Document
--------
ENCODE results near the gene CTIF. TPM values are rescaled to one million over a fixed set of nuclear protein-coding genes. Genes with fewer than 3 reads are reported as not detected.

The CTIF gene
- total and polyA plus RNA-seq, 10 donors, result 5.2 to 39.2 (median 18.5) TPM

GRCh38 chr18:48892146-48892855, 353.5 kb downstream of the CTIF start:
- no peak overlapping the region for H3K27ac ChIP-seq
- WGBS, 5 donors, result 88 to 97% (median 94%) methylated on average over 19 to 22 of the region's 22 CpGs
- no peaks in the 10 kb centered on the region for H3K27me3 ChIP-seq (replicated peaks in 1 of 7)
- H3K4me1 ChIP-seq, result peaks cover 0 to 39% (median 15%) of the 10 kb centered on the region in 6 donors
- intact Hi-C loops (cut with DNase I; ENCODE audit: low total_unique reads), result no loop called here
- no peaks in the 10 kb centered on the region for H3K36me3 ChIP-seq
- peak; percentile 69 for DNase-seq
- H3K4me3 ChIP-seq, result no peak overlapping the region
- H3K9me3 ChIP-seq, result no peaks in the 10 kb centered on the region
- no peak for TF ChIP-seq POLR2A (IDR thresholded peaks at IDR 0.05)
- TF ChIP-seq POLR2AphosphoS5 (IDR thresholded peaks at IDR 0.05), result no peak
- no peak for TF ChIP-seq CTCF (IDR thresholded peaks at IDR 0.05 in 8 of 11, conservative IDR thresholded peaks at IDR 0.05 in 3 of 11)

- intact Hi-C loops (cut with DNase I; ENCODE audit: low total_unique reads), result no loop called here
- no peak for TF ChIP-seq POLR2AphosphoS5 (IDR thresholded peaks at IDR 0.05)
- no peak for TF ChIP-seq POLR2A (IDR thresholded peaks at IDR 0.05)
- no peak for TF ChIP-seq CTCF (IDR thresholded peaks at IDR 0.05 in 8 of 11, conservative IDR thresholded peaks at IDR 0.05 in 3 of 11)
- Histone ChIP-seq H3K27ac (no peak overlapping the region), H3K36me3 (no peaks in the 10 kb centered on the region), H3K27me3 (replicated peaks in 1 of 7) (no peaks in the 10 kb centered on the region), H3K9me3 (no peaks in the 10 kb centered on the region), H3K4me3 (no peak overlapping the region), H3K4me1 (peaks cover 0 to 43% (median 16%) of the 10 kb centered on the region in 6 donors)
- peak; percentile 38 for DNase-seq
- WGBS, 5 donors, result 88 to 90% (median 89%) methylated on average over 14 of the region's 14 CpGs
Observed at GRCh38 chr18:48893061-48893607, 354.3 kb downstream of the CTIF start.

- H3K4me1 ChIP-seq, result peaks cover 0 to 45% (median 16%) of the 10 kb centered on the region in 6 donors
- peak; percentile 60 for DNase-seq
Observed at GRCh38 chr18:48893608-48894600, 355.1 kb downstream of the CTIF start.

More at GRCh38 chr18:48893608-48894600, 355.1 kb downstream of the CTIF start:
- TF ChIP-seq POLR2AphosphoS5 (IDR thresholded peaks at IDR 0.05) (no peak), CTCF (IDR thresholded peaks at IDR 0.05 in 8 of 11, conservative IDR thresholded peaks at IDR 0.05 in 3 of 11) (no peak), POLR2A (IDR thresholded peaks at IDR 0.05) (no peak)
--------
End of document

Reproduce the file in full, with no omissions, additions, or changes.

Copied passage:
ENCODE results near the gene CTIF. TPM values are rescaled to one million over a fixed set of nuclear protein-coding genes. Genes with fewer than 3 reads are reported as not detected.

The CTIF gene
- total and polyA plus RNA-seq, 10 donors, result 5.2 to 39.2 (median 18.5) TPM

GRCh38 chr18:48892146-48892855, 353.5 kb downstream of the CTIF start:
- no peak overlapping the region for H3K27ac ChIP-seq
- WGBS, 5 donors, result 88 to 97% (median 94%) methylated on average over 19 to 22 of the region's 22 CpGs
- no peaks in the 10 kb centered on the region for H3K27me3 ChIP-seq (replicated peaks in 1 of 7)
- H3K4me1 ChIP-seq, result peaks cover 0 to 39% (median 15%) of the 10 kb centered on the region in 6 donors
- intact Hi-C loops (cut with DNase I; ENCODE audit: low total_unique reads), result no loop called here
- no peaks in the 10 kb centered on the region for H3K36me3 ChIP-seq
- peak; percentile 69 for DNase-seq
- H3K4me3 ChIP-seq, result no peak overlapping the region
- H3K9me3 ChIP-seq, result no peaks in the 10 kb centered on the region
- no peak for TF ChIP-seq POLR2A (IDR thresholded peaks at IDR 0.05)
- TF ChIP-seq POLR2AphosphoS5 (IDR thresholded peaks at IDR 0.05), result no peak
- no peak for TF ChIP-seq CTCF (IDR thresholded peaks at IDR 0.05 in 8 of 11, conservative IDR thresholded peaks at IDR 0.05 in 3 of 11)

- intact Hi-C loops (cut with DNase I; ENCODE audit: low total_unique reads), result no loop called here
- no peak for TF ChIP-seq POLR2AphosphoS5 (IDR thresholded peaks at IDR 0.05)
- no peak for TF ChIP-seq POLR2A (IDR thresholded peaks at IDR 0.05)
- no peak for TF ChIP-seq CTCF (IDR thresholded peaks at IDR 0.05 in 8 of 11, conservative IDR thresholded peaks at IDR 0.05 in 3 of 11)
- Histone ChIP-seq H3K27ac (no peak overlapping the region), H3K36me3 (no peaks in the 10 kb centered on the region), H3K27me3 (replicated peaks in 1 of 7) (no peaks in the 10 kb centered on the region), H3K9me3 (no peaks in the 10 kb centered on the region), H3K4me3 (no peak overlapping the region), H3K4me1 (peaks cover 0 to 43% (median 16%) of the 10 kb centered on the region in 6 donors)
- peak; percentile 38 for DNase-seq
- WGBS, 5 donors, result 88 to 90% (median 89%) methylated on average over 14 of the region's 14 CpGs
Observed at GRCh38 chr18:48893061-48893607, 354.3 kb downstream of the CTIF start.

- H3K4me1 ChIP-seq, result peaks cover 0 to 45% (median 16%) of the 10 kb centered on the region in 6 donors
- peak; percentile 60 for DNase-seq
Observed at GRCh38 chr18:48893608-48894600, 355.1 kb downstream of the CTIF start.

More at GRCh38 chr18:48893608-48894600, 355.1 kb downstream of the CTIF start:
- TF ChIP-seq POLR2AphosphoS5 (IDR thresholded peaks at IDR 0.05) (no peak), CTCF (IDR thresholded peaks at IDR 0.05 in 8 of 11, conservative IDR thresholded peaks at IDR 0.05 in 3 of 11) (no peak), POLR2A (IDR thresholded peaks at IDR 0.05) (no peak)